Chinese Embassy Bombing in Belgrade: Compensation Issues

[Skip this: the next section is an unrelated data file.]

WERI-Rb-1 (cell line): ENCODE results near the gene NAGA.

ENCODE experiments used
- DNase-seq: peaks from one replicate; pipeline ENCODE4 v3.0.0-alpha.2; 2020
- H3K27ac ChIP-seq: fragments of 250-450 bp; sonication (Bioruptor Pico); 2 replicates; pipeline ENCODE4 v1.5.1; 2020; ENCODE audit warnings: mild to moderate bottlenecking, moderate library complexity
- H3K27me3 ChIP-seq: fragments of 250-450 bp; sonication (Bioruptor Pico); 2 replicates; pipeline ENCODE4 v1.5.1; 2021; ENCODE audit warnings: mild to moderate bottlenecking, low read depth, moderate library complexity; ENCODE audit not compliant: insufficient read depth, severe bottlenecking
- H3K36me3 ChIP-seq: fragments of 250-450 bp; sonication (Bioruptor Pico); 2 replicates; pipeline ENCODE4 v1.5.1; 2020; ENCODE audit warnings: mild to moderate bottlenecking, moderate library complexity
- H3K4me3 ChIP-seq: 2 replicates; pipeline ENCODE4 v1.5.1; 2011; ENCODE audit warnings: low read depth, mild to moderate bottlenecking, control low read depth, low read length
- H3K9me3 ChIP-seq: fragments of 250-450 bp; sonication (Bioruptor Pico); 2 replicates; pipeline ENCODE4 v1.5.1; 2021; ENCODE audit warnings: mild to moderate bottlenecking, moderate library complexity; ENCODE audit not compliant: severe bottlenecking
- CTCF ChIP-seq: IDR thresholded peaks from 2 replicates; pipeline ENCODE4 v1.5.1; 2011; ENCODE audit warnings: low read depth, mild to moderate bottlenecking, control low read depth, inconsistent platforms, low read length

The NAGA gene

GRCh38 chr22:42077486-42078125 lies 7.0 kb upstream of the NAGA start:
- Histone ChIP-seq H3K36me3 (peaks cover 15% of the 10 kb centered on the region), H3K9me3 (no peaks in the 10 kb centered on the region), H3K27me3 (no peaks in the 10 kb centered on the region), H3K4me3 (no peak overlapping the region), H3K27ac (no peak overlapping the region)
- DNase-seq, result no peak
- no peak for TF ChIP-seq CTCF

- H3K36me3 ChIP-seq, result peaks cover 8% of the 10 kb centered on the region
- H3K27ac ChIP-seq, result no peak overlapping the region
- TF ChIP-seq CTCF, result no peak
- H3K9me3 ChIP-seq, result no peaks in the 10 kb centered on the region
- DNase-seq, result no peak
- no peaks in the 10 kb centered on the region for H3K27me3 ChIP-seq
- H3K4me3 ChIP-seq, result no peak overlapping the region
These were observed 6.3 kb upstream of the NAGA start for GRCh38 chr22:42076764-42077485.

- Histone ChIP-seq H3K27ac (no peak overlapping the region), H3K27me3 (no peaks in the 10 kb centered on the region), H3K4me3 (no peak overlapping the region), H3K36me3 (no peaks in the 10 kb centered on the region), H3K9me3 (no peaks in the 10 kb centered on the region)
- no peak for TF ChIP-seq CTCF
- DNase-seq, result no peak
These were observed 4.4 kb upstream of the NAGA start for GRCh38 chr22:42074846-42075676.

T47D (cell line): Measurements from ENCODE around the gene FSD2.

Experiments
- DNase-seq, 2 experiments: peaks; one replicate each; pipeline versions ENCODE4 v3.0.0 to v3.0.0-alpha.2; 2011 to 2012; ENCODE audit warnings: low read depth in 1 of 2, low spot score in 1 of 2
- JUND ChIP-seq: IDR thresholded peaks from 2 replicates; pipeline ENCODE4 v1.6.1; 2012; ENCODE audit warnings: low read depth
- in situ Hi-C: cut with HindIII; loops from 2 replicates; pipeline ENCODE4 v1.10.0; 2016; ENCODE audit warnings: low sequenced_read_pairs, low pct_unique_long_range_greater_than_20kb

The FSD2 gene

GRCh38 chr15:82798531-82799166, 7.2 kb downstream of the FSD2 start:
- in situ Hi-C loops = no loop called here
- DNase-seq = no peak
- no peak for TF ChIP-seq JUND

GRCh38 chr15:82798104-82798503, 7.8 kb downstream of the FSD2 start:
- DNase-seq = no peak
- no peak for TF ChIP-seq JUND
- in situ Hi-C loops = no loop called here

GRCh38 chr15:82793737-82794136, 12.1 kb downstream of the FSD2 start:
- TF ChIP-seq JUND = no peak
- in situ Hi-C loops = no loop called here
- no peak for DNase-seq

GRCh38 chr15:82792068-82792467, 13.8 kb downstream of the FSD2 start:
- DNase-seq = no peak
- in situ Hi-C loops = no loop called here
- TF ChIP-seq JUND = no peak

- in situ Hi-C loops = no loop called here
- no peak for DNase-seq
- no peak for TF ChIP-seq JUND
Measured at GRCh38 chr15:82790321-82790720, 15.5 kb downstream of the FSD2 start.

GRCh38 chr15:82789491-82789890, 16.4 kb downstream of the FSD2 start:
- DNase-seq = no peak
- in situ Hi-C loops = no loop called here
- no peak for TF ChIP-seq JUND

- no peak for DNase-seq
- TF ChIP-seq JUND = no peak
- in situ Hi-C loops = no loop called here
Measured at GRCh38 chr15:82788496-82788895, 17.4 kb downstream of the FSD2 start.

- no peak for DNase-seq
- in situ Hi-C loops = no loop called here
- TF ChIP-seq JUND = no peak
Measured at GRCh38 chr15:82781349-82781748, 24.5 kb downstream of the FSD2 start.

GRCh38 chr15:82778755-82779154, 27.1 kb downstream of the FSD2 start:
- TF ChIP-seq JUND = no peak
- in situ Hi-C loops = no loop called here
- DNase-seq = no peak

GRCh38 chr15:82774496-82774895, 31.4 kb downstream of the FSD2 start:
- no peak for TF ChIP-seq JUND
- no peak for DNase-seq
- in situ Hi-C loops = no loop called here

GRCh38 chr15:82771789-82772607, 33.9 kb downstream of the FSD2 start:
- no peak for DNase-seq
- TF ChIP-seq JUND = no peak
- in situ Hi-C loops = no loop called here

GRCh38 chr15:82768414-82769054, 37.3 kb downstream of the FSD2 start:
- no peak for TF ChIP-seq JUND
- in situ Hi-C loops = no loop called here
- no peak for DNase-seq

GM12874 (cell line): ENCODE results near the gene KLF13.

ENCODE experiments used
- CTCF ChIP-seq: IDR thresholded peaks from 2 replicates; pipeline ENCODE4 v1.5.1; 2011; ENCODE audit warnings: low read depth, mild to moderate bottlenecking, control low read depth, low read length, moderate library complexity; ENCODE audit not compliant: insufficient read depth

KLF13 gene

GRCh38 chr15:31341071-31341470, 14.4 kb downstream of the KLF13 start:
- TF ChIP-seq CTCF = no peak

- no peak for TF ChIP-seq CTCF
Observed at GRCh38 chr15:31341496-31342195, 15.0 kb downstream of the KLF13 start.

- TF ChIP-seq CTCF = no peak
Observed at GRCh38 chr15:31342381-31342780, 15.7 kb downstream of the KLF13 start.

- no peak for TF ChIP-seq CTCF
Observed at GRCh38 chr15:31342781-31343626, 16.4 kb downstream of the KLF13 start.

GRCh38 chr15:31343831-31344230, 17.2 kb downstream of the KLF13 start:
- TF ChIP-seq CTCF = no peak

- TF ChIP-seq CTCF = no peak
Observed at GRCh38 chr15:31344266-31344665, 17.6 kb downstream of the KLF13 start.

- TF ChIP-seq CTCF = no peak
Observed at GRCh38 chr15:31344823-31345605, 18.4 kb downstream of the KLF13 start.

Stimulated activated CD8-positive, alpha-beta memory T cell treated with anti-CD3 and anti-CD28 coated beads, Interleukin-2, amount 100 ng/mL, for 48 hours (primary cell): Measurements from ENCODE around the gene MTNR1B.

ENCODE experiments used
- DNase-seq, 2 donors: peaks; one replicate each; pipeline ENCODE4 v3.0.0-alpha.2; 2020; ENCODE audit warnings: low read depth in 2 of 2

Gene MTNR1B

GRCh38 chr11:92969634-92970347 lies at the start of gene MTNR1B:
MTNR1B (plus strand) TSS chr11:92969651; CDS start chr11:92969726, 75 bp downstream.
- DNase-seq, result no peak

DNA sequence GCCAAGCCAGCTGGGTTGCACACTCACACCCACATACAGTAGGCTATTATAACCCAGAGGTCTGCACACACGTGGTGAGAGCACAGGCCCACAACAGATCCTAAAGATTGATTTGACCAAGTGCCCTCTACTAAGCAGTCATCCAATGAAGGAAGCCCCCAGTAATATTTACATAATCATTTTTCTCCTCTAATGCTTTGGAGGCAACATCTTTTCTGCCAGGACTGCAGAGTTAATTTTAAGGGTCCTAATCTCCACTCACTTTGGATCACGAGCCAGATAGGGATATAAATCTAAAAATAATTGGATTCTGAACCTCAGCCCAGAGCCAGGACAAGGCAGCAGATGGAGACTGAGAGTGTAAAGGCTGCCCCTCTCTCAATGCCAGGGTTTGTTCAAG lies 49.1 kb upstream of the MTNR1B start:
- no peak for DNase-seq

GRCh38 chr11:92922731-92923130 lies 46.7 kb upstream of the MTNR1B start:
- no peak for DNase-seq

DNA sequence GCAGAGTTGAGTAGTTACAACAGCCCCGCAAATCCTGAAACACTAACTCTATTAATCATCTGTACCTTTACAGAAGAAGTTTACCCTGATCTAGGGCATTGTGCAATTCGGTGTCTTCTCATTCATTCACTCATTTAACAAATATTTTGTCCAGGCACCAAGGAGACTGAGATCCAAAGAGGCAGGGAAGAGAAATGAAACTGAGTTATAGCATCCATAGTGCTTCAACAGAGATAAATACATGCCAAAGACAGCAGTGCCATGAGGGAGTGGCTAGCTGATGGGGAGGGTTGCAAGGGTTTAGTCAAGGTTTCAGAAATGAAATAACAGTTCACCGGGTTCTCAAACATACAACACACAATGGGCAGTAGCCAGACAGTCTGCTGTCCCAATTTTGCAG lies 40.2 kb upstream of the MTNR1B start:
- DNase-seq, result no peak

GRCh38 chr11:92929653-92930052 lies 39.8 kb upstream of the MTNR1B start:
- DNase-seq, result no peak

Order Code RS20547 Updated April 12, 2000 CRS Report for Congress Received through the CRS Web Chinese Embassy Bombing in Belgrade: Compensation Issues Kerry Dumbaugh Specialist in Asian Affairs Foreign Affairs, Defense, and Trade Division Summary U.S. and Chinese officials have reached agreement on compensation payments arising out of the May 7, 1999 NATO bombing of the Chinese Embassy in Belgrade. In the first of these agreements, on August 25, 1999, the United States made a “voluntary humanitarian payment”of $4.5 million to the families of the 3 killed and to the 27 injured as a result of the bombing. On December 16, 1999, U.S. and Chinese officials announced they had agreed that the United States would seek funding for $28 million in compensation for damage to the Chinese Embassy facility, and that China would pay $2.87 million in compensation for damage inflicted by rioting crowds to the U.S. Embassy and other diplomatic facilities in China. The $28 million payment is included in the FY2001 Foreign Operations Appropriation budget request, and will have to be voted on by Congress. Background For months prior to the accidental bombing of the Chinese Embassy in Belgrade, Chinese officials and Chinese press accounts had been uniformly critical of NATO’s and U.S. military involvement in Kosovo. On March 26, 1999, China joined Russia and Namibia in voting in favor of the U.N. Security Council resolution calling for an immediate halt to NATO air strikes in Yugoslavia. (The draft resolution failed on a vote of 3-12.) The basic points of China’s position were: that NATO airstrikes were an interference in Yugoslavia’s internal affairs; that unilateral NATO action was operating without U.N. authorization, and thus violated the U.N. charter and set a bad international precedent; and that the Kosovo issue should be settled through peaceful negotiations conducted under U.N. auspices. In Chinese press accounts, Beijing equated Kosovo’s independence aspirations with similar aspirations (called “splittism”) in Tibet and Xinjiang — both autonomous regions of China — and in Taiwan, which Beijing considers a “breakaway province.” Indeed, some Chinese press accounts described Kosovo as a “breakaway province” of Yugoslavia involving “splittist” elements — thus explicitly drawing a link between Kosovo and Congressional Research Service ˜ The Library of Congress CRS-2 China’s own internal challenges. In the opinion of many specialists, the similarity between independence aspirants in China and those in Kosovo meant that Chinese leaders were extremely unlikely to soften their position on NATO involvement in Yugoslavia. Belgrade Bombing On May 7, 1999, the Chinese Embassy in Belgrade was hit by five laser-guided bombs dropped by U.S. planes during a NATO bombing campaign. Three Embassy employees were killed and 27 were wounded in the NATO attack, and the Embassy building itself was severely damaged. In the days following the bombing, U.S. officials offered a number of apologies for the attack, calling it a grave mistake and tragedy that occurred as a result of a series of failures in U.S. intelligence and targeting procedures: ! May 8, 1999 – Secretary of Defense William Cohen and CIA Director George ! ! ! ! Tenet issued an unusual joint statement, saying the United States “deeply regret[s] the loss of life....The bombing was an error.” May 8, 1999 – Secretary of State Madeleine Albright wrote a letter to China’s Foreign Minister, Tang Jiaxuan, saying “On behalf of my government and as a member of NATO, I extend sincere apologies and condolences.... There was absolutely no intention to hit your embassy...” May 8, 1999 – An official Department of State statement called the bombing a “tragic mistake,” and went on, “We wish to express our sincere condolences and remorse to the Chinese people and Government.” May 8, 1999 – U.S. Ambassador to China James Sasser officially apologized to Chinese officials in Beijing. May 10, 1999 – President Clinton, in opening remarks at a White House strategy meeting on children and violence, began with “I would like to say a word about the tragic bombing of the Chinese Embassy in Belgrade. I have already expressed our apology and our condolences to President Jiang and to the Chinese people....” In a Department of Defense (DoD) News Briefing on May 10, 1999, Secretary of Defense William S. Cohen blamed outdated maps and target verification problems, and stated that NATO forces had not intended to attack the Chinese Embassy, but rather intended to hit the Federal Directorate for Supply and Procurement, a key Yugoslav military target.1 Secretary Cohen also stated that the United States had already taken steps to ensure that such a mistake did not happen again. He described those steps as including: tasking the State Department with reporting to the intelligence community whenever foreign embassies move or new embassies are built; strengthening the internal mechanisms and procedures within the intelligence community for developing targeting information and updating maps; and developing rapid-response procedures at the Defense Intelligence Agency and the National Imagery and Mapping Agency for updating databases for nostrike targets. In a followup briefing, senior U.S. intelligence officials answered press questions about the complexities involved in military targeting and about how such an error could have been made. These officials stated that U.S. military targeters had used both U.S. intelligence databases and an incorrect map to establish bombing targets. These sources 1 Secretary of Defense William Cohen, DoD News Briefing, May 10, 1999. CRS-3 were then subjected to a multi-stage check for accuracy within both the intelligence community and DoD, and none of these sources nor the multi-stage checks had depicted the Chinese Embassy as having moved from its previous location in old Belgrade to the new site.2 In response to a press question about where the incorrect target suggestion came from, one of the officials said, “This was a nomination originally from an agency in Washington.” Although no other specifics were offered at the time, subsequent reports revealed that the target site was the only one selected by the Central Intelligence Agency in the 78-day Kosovo bombing campaign. Protests in China and Beijing’s Official Response Chinese officials were highly suspicious of U.S. and NATO contentions that the bombing of their embassy was accidental. In the days following the bombing, Chinese state-run newspapers declared the bombing was a deliberate act of aggression meant to punish China for its opposition to NATO’s intervention in Kosovo. Tens of thousands of protestors demonstrated outside the U.S. and other NATO countries’ government facilities in Beijing and in five other Chinese cities, throwing rocks, splattering paint, and inflicting other damage. The residence of the U.S. consul-general in Chengdu was seriously damaged by fire and smoke, and protesters attempted to burn the U.S. consulate in Guangzhou. U.S. diplomatic personnel, including Ambassador James Sasser, were trapped for several days in the U.S. Embassy. The Chinese government and some Western observers insisted the public sentiment was real. Some Western press accounts, however, portrayed the protests as at least partially government-organized, and attributed some of the inflamed public passion to the Chinese government’s delay in publicizing any of the U.S. apologies until May 11, 1999. President Clinton reportedly tried to place several phones calls to Chinese Party Secretary Jiang Zemin, but was rebuffed by Chinese officials. The President finally was able to speak with Jiang on May 14, 1999.3 In the week after the bombing, the Chinese government suspended three formal bilateral dialogues with the United States: high-level military contacts; cooperation on nonproliferation; and human rights discussions. In subsequent weeks, China also ceased to allow U.S. military ship visits in Hong Kong and failed to resume negotiations on its World Trade Organization (WTO) accession. On May 10, 1999, China’s Foreign Minister lodged a serious protest and demanded four things of the U.S. government: an apology and an official explanation of U.S. and NATO actions; a “complete and thorough” investigation of the bombing; prompt publication of the results of the investigation; and to “severely punish” those found to be responsible.4 Later, Chinese officials also demanded that the United States pay for damage to the Chinese embassy and for loss of life and injuries. 2 Subsequently, it was revealed that the Chinese Embassy had moved to the new Belgrade site in 1996. 3 Testifying before the Senate Foreign Relations Committee on May 27, 1999, Assistant Secretary of State for East Asia Stanley Roth criticized the “inexplicable delay” in President Jiang’s willingness to receive President Clinton’s phone call, and offered other criticisms of Chinese government reactions to the bombing. 4 “Chinese Foreign Ministry Lodges Serious Representation to U.S.,” May 10, 1999, http://www.china-embassy.org/Cgi-Bin/Press.pl?lodges. See also, Laris, Michael, “U.S., China Discuss Bombing,” Washington Post, June 16, 1999, p. A34. CRS-4 U.S. officials, in turn, asked the Chinese government to pay for damage done to U.S. government facilities in China as a result of public protests. On June 16, 1999, a U.S. delegation headed by Undersecretary of State Thomas R. Pickering met in Beijing with officials from China’s Foreign Ministry to offer an official U.S. explanation of how the bombing occurred, along with a letter from President Clinton to China’s President Jiang Zemin.5 The Chinese government rejected that explanation as unsatisfactory. U.S. and Chinese negotiators met on a number of occasions throughout the rest of 1999 to discuss appropriate payment terms, ultimately reaching agreement on two separate monetary packages: one for loss of life and injury; and one for mutual damage compensation payments. According to testimony by Director of Central Intelligence George J. Tenet before the House Permanent Select Committee on Intelligence on July 22, 1999, the U.S. government would conduct an accountability review on the events surrounding the bombing, would contemplate “discipline” for errors, and would report results to the Chinese government. According to a Washington Post report of April 9, 2000, the CIA early in April 2000 fired one intelligence officer and reprimanded 6 CIA managers for errors committed in selecting the target site. Undersecretary Pickering briefed the Chinese Ambassador to the United States on April 8, 2000, about the results of the U.S. accountability review. On April 10, 2000, China rejected the U.S. explanation, again demanding that the United States “punish those responsible.”6 U.S. officials, however, now maintain that the matter is closed. Payment Agreements U.S. $4.5 million “Voluntary Humanitarian Payment”. On July 30, 1999, the United States agreed to make a “voluntary humanitarian payment”of $4.5 million to the families of the 3 killed and to the 27 injured as a result of the NATO bombing error. U.S. officials were particular in referring to the payment as “voluntary” in order to avoid acknowledging legal liability.7 The agreement was announced by David Andrews, a U.S. State Department Legal Adviser, after two rounds of U.S.-China discussions on the matter. According to U.S. State Department officials, the payment was made to the Chinese government on August 25, 1999, out of DoD discretionary appropriated funds. Decisions about how to divide the funds among the bombing victims and their families were specified in the agreement, with payment to be made directly to the victims by the 5 In addition to Pickering, the delegation included U.S. Ambassador to China, James Sasser; Assistant Director of the CIA, James Simon; Assistant Secretary of Defense for International Security Affairs, Franklin Kramer; Deputy Director for the Defense Intelligence Agency, Jeremy Clark; Deputy Assistant Secretary of State for East Asia and the Pacific, Susan Shirk; and Director for Asian Affairs at the National Security Council, James Keith. In “Oral Presentation to the Chinese Government Regarding the Accidental Bombing of the PRC Embassy in Belgrade,” June 17, 1999. http://www.state.gov/www/regions/eap/1999_eap_speeches.html 6 Myers, Steve Lee, “China Rejects U.S. Actions on Bombing of Embassy,” New York Times, April 11, 2000, p. A6. 7 Laris, Michael, “U.S. agrees to pay Chinese Embassy bombing victims,” Austin American Stateman,, July 31, 1999, p. A13. CRS-5 Bank of China. U.S. officials say they received confirmation from Beijing in October 1999 that the funds had been disbursed according to agreement. Property Damage Agreements. On December 16, 1999, after five rounds of talks following the June 1999 Pickering mission, Department of State Legal Adviser David Andrews announced that two separate agreements had been reached on property damage payments: one for $28 million in U.S. payment to China for damage to the Chinese Embassy in Belgrade; and one for $2.87 million in Chinese payment to the United States for damage to U.S. diplomatic and consular facilities as a result of post-bombing protests in China. These sums were in addition to the $4.5 million “voluntary humanitarian payment.” The U.S. payment is contingent upon an appropriation by the U.S. Congress, and a request for this amount is included in the Foreign Operations Appropriation account budget request for FY2001. By mutual agreement, the Chinese payment of $2.87 million is contingent upon U.S. approval and payment of the $28 million. The concluded agreement is intended to cover any and all future claims, and it presumes that China will make no further demand on the United States for explanation, apology, or punishment of “responsible parties” for the accidental bombing. U.S. officials maintain that the sums agreed upon represent fair compensation for the respective damage inflicted to the properties of both countries. According to State Department officials, the $28 million U.S. payment is consistent with estimates made by the State Department’s Foreign Buildings Office on the approximate costs for building, in Belgrade, a facility comparable to the Chinese Embassy, which the Chinese government maintains was effectively destroyed by NATO bombs and will have to be replaced.8 In addition, the $28 million U.S. payment includes: compensation for temporary housing in Belgrade for Chinese Embassy personnel, who were housed within the Belgrade embassy compound; funds for replacement of Chinese antiques and furnishings which China claims were destroyed in the bombing; and funds for replacement of technical equipment. Likewise, according to State Department officials, the Chinese payment of $2.87 million will fully cover the remaining U.S. costs incurred for repairing damage done to U.S. facilities by demonstrators in the days following the bombing.9 Implications for Congress Although the $4.5 million U.S. “voluntary humanitarian payment” of August 1999 was paid out of DoD discretionary funds, State Department officials maintain that the $28 million U.S. payment for property compensation is too large to be covered by such contingency accounts. Therefore, the property compensation agreement with China has to come from U.S. funds appropriated for that purpose. A request for this amount has been included in the FY2001 international affairs budget, which Congress will consider as part of the Foreign Operations Appropriations bill. The bill could see Appropriations Committee mark-up as early as May 2000, with full consideration and conclusion not likely 8 According to Chinese government officials interviewed for this report, the new Chinese Embassy in Belgrade will be built at a different site. 9 According to Administration officials, actual U.S. repair costs were somewhat lower after a U.S. company donated windows to replace those broken in U.S. diplomatic facilities – a cost that State Department officials say was about $45,000. CRS-6 until September or October 2000. congressional consideration. Several points of controversy could affect Inclusion in the Foreign Operations bill. In a decision thought to have been controversial within the executive branch and likely to be so in Congress, the Administration elected to include the $28 million payment as part of the international affairs budget’s Economic Support Fund account (ESF) – a flexible economic aid channel used to support U.S. security and political interests, funded within the Foreign Operations spending measure. (The total ESF request for FY2001 is $2.3 billion, most of which involves assistance to Israel and Egypt.) To cover any potential restrictions in U.S. law against aid transfers to China, the legislative request earmarking the payment also waives any restrictions in current law.10 Some may suggest that the payment to China should come out of other U.S. government agency budgets. They may feel that the CIA budget would be a more appropriate source of payment, or that the approximately $300 billion Department of Defense (DoD) budget would be better able to absorb the payment than the $22 billion foreign policy budget would be. There is recent precedent for making such a payment out of DoD’s budget in the case of a $20 million U.S. payment following a February 3, 1998 accident involving a U.S. military aircraft and a ski gondola in Italy.11 Payment amounts. Some may object to the dollar amounts involved in the payments. They may feel that the $2.87 million agreed on for China’s payment to the United States is too low to cover actual damage to U.S. diplomatic facilities, or that China’s payment should be increased to reimburse a U.S. company for having donated part of the repair costs. Likewise, some may raise concerns about the amount of the $28 million U.S. payment to China, suggesting it to be too high, or perhaps objecting to U.S. funds being used to help pay for replacement of technical equipment reported to have been used in Chinese intelligence-gathering activities in Eastern Europe. Concerns may also be raised about the agreement to make China’s payment to the United States contingent upon the U.S. payment to China. Congressional Options. Congressional decisionmakers have a variety of options in considering the issue involving the U.S. payment to China, including straightforward approval as part of the foreign operations budget, or flat denial of any appropriation of U.S. funds for that purpose. Or, congressional appropriators may elect to approve the payment, but as part of another U.S. government agency appropriation rather than as part of the ESF account. Appropriations Committee or other Members may amend the payment request, either by changing the amount or by placing conditions or restrictions on the payment. Finally, the payment provision could simply be deleted, either in committee, during floor consideration, or in conference. 10 11 In the OMB Budget Submission, Appendix Volume, p. 997. In the February 3, 1998 incident, a U.S. Marine Corps A-6 aircraft severed the cable of a ski gondola near Cavalese, Italy, killing 20 people. The following year, a U.S. payment of $20 million for reimbursement of property damage was provided in Section 8114 of the Department of Defense Appropriations Act (P.L. 105-262), under the heading “Operation and Maintenance, Navy.”